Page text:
Zoe Strauss: Ten Years has received recent media attention in The New Yorker, The Wall Street Journal, the Village Voice, and Aesthetica Magazine’s blog. The 2005 Pew Fellow’s mid-career retrospective was first shown at the Philadelphia Museum of Art in early 2012 with funding from The Pew Center for Arts & Heritage, and is currently on view at the International Center of Photography in New York.
Thea Traff of The New Yorker writes: “Strauss provides us with an honest, uncensored view of economic and social realities in America. She often focusses on people on the fringes of society, or those who are ‘just getting by.’ […] Strauss’ photographs are grounded in her clear-sighted empathy, which allows the viewer to feel like part of the exchange between photographer and subject.” Read more>
Ellen Gamerman of the Wall Street Journal explores the origins of the now-famous exhibitions of Strauss’ work under I-95. “Her family gave her money for a camera on her 30th birthday, and she spent the next decade working on photographs to display under the highway. It wasn’t just that the soaring pillars and elevated roadway of I-95 served as a striking backdrop, but the idea that an enormous flow of people in cars above could be so oblivious to the joy, pain and struggle below.” Read more >
In the Village Voice, Brienne Walsh writes that “beyond her genius with portraiture, Strauss also has a unique ability to transform the quotidian or even ugly into something extraordinary.” Read more >
Odette Gregory delves into the sometimes painful underbelly of Strauss’ most well-known photographs in her review of the show for Aesthetica Magazine’s blog. “She captures with uncanny precision the psychoses and traumas, sometimes jubilant, of the harrowed and haunted underclass. While there may be an aura of celebration in some of the direct and jaunty portraits she takes, ultimately a vaunted sense of ego captured photographically cannot transcend an obvious underlying marginality.” Read more >
An opening reception for Prisons Today, an interactive exhibition that sheds light on the current state of incarceration in America.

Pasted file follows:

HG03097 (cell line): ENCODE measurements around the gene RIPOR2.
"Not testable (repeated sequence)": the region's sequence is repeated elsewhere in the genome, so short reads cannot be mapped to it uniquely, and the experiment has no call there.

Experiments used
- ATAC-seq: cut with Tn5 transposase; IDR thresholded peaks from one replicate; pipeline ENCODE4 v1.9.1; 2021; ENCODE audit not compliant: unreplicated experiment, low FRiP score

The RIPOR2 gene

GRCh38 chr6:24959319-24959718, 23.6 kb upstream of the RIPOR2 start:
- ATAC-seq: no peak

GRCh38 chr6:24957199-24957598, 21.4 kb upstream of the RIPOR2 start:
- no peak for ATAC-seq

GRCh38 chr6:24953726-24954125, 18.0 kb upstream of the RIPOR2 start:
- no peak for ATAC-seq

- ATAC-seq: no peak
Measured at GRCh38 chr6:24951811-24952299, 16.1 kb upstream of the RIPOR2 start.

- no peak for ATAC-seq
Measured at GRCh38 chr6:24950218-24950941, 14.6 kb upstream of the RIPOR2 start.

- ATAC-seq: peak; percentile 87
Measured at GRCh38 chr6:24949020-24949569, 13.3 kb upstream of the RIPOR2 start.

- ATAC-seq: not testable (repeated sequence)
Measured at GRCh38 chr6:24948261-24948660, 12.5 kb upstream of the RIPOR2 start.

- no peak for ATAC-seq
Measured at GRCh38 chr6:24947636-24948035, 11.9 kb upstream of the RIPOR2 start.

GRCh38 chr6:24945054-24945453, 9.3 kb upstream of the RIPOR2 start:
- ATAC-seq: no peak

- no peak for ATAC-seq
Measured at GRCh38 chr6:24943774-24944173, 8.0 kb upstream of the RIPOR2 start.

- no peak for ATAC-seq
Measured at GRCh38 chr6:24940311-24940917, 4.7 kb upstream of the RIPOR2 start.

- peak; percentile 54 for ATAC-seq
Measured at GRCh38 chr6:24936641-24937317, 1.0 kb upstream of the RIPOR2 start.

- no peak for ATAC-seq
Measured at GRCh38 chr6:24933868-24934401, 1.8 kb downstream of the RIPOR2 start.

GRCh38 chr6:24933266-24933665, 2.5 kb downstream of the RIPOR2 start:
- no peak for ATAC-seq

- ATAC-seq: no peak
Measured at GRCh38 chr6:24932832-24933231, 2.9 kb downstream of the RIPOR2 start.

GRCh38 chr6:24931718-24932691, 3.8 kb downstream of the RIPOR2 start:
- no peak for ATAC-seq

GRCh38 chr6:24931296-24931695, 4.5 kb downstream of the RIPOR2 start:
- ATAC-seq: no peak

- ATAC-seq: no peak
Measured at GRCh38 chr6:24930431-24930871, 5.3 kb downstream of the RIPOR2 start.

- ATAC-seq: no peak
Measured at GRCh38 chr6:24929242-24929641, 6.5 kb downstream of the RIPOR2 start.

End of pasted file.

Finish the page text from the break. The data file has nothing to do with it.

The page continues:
In conjunction with the recent Center-funded retrospective, Trisha Brown: In the New Body, we invited author and art critic Douglas Crimp and MoMA PS1’s Peter Eleey to reflect on Brown’s influential choreographic practice.
Anthony Smyrski works with Dan Murphy as the artist duo Megawords. They are well known throughout Philadelphia for installations that are equal parts gathering space, artist studio, and storefront.
Christoph Cox is Professor of Philosophy at Hampshire College. He is the author of Nietzsche: Naturalism and Interpretation (California, 1999), and co-editor of Realism Materialism Art (Sternberg, 2015) and Audio Culture: Readings in Modern Music (Continuum, 2004).
Robert Storr has been a professor of painting and dean of the School of Art at Yale University since 2006.
Several Center-funded projects have received extensive international, national, and regional media coverage in recent weeks.
Organized in conjunction with the ongoing Center-funded project reFORM, Temple Contemporary hosts a conversation with Pedro Noguera and his son Joaquin Noguera.
Founded in 1812, the Academy of Natural Sciences of Drexel University is the oldest natural history museum in North America.
Named for Doylestown’s most famous son, the Pulitzer Prize-winning writer James A. Michener, this museum was founded in 1988 with a regional focus, housing a collection of Pennsylvania impressionist paintings.
Tanya Hamilton is a filmmaker and a 2004 Pew Fellow in media.
The Pennsylvania Horticultural Society is a nonprofit organization, founded in 1827, dedicated to creating beauty and building community through gardening, greening, and learning.
Charlotte Blake Alston is a storyteller, a singer, and a 1994 Pew Fellow.